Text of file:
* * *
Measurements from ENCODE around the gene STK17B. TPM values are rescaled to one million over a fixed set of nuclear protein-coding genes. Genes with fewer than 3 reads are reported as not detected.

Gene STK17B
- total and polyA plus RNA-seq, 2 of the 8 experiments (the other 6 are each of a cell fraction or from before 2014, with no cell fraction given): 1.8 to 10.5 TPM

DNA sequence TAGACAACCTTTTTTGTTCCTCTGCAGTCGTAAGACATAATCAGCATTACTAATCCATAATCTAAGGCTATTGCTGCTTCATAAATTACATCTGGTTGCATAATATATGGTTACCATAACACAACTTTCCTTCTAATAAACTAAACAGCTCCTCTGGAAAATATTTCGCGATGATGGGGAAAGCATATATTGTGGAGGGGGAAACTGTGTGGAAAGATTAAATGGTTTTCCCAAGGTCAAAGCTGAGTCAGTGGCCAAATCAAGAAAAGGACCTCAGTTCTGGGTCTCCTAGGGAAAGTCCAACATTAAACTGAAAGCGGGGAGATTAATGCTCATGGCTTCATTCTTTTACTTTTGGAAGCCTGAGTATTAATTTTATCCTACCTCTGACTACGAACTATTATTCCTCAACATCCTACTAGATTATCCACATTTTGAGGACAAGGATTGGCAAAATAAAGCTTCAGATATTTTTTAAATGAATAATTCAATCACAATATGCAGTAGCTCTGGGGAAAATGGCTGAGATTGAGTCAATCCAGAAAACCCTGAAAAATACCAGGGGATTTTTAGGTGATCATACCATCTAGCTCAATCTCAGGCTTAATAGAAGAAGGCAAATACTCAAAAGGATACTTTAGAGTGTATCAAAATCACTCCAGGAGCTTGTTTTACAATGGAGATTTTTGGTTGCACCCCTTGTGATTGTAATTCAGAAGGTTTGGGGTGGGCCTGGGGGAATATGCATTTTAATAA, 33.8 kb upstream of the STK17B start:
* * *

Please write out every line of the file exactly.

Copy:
Measurements from ENCODE around the gene STK17B. TPM values are rescaled to one million over a fixed set of nuclear protein-coding genes. Genes with fewer than 3 reads are reported as not detected.

Gene STK17B
- total and polyA plus RNA-seq, 2 of the 8 experiments (the other 6 are each of a cell fraction or from before 2014, with no cell fraction given): 1.8 to 10.5 TPM

DNA sequence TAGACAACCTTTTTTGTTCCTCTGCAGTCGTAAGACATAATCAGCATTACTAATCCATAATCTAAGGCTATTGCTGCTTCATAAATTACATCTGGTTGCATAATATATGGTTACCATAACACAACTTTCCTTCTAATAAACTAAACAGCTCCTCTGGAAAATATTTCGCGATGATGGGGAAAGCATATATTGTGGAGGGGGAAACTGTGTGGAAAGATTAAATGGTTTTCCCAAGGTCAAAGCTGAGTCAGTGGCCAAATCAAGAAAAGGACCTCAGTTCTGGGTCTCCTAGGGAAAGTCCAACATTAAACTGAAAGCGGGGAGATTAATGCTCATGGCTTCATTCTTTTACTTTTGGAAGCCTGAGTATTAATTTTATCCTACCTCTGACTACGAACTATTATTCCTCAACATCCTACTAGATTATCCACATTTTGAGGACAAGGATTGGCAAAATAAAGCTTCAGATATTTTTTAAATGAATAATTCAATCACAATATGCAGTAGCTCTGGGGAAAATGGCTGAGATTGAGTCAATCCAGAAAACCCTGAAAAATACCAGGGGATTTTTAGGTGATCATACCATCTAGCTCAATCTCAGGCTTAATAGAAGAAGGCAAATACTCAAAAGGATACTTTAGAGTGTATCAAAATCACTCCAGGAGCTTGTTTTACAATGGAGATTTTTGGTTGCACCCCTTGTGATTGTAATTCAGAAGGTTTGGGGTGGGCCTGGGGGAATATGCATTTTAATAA, 33.8 kb upstream of the STK17B start: